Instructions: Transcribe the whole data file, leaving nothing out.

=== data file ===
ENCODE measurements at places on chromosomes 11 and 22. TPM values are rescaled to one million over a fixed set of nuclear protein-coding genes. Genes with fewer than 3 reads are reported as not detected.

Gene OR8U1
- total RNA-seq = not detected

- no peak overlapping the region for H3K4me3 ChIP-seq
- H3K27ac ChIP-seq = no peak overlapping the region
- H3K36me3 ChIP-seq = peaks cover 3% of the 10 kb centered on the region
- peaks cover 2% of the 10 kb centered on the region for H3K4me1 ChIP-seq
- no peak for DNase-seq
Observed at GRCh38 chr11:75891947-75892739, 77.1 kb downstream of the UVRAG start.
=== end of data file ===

ENCODE measurements at places on chromosomes 11 and 22. TPM values are rescaled to one million over a fixed set of nuclear protein-coding genes. Genes with fewer than 3 reads are reported as not detected.

Gene OR8U1
- total RNA-seq = not detected

- no peak overlapping the region for H3K4me3 ChIP-seq
- H3K27ac ChIP-seq = no peak overlapping the region
- H3K36me3 ChIP-seq = peaks cover 3% of the 10 kb centered on the region
- peaks cover 2% of the 10 kb centered on the region for H3K4me1 ChIP-seq
- no peak for DNase-seq
Observed at GRCh38 chr11:75891947-75892739, 77.1 kb downstream of the UVRAG start.